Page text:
To the sincere baal tshuvah Hashem says “I will set for you a place of refuge, to flee to.” Reuven merited to open the gates of tshuvah and therefore merited that the very first ‘city of refuge’ was established in his territory.

Reuven teaches us that in real tshuvah, the issue is not about the baal tshuvah; it’s not about whether he can or cannot find an excuse for himself. What is important is to realize, in complete humility and sincerity, that the only thing that will help improve this world is to bring more of Hashem presence and holiness into the world. When the baal tshuvah realizes that he needs to make honest space for Hashem in his life and in the world, Hashem creates a new space for him, wherein he is deeply absorbed into Hashem. And so, he opens the gates of tshuvah. All the sins that came Reuven’s way, came to him so that he could teach us how to do tshuvah.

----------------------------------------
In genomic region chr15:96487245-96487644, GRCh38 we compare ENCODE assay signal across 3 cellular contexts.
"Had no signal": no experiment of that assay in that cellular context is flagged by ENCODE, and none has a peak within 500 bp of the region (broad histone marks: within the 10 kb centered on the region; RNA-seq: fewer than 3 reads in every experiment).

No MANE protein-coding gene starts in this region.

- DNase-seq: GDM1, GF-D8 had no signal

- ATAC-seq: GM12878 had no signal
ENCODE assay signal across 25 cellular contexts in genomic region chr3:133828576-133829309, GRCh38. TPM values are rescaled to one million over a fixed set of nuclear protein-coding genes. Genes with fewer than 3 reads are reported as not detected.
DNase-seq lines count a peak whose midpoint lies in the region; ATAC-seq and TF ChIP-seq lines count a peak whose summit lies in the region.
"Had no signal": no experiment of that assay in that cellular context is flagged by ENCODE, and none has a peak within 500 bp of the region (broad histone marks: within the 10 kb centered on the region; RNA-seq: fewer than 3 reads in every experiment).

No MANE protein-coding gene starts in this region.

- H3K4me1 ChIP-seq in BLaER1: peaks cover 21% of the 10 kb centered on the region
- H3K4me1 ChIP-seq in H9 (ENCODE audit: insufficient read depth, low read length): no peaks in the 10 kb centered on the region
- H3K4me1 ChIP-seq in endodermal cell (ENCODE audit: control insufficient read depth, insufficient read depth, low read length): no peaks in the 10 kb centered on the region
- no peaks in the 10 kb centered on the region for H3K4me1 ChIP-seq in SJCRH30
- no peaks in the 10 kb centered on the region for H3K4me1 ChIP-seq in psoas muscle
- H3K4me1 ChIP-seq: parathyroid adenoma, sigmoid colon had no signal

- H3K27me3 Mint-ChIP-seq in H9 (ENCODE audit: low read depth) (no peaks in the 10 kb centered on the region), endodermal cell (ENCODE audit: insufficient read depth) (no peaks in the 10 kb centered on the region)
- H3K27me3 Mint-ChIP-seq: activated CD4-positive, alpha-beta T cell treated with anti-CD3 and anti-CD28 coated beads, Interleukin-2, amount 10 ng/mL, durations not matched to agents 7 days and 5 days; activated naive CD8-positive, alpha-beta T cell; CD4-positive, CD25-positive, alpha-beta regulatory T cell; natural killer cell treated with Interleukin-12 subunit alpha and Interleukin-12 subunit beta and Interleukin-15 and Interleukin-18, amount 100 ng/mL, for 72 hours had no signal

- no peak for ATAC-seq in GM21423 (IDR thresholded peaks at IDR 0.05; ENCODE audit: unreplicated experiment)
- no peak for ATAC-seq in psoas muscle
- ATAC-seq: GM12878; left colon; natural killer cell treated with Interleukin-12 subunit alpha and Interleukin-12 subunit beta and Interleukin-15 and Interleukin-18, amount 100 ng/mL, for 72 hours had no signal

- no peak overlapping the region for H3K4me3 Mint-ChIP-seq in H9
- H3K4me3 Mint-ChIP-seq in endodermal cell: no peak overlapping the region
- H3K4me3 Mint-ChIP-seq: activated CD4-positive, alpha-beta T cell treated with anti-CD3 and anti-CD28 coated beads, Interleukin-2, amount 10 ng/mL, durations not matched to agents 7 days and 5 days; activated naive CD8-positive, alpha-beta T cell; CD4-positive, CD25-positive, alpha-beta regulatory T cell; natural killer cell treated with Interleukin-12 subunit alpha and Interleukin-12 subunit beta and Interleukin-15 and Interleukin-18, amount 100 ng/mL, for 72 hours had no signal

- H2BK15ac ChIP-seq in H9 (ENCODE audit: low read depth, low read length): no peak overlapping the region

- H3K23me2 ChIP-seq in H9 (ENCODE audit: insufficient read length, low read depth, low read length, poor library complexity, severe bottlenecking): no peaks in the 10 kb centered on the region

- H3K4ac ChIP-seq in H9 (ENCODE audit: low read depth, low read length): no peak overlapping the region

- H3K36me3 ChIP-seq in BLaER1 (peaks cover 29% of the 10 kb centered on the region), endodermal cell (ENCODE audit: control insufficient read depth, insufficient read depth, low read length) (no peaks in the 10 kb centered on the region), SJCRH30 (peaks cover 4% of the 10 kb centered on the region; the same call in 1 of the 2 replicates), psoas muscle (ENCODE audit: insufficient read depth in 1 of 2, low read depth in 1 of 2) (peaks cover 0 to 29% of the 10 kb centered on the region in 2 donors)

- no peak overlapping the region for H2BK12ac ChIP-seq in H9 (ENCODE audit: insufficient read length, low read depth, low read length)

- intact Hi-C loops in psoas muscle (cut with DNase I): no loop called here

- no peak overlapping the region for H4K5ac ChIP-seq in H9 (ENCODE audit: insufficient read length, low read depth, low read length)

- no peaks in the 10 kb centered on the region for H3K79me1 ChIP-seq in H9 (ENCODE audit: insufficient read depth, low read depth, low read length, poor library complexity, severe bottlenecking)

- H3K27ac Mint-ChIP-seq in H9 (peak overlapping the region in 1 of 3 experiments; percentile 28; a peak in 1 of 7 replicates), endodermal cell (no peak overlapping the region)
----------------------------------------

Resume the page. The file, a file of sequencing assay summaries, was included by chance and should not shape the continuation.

Yosef, in spite of everything, continues to walk in the presence of Hashem, trusting “gam zu l’tovah” – this too is for the good, and Hashem is with him throughout. Reuven opened the gates of tshuvah. Tamar teaches us that it is better to be thrown into a fire pit than to publicly embarrass someone. Yehudah teaches us not to give up. All the brothers teach us teach us to recognize our mistakes, take responsibility for them, to sincerely regret them and to appease.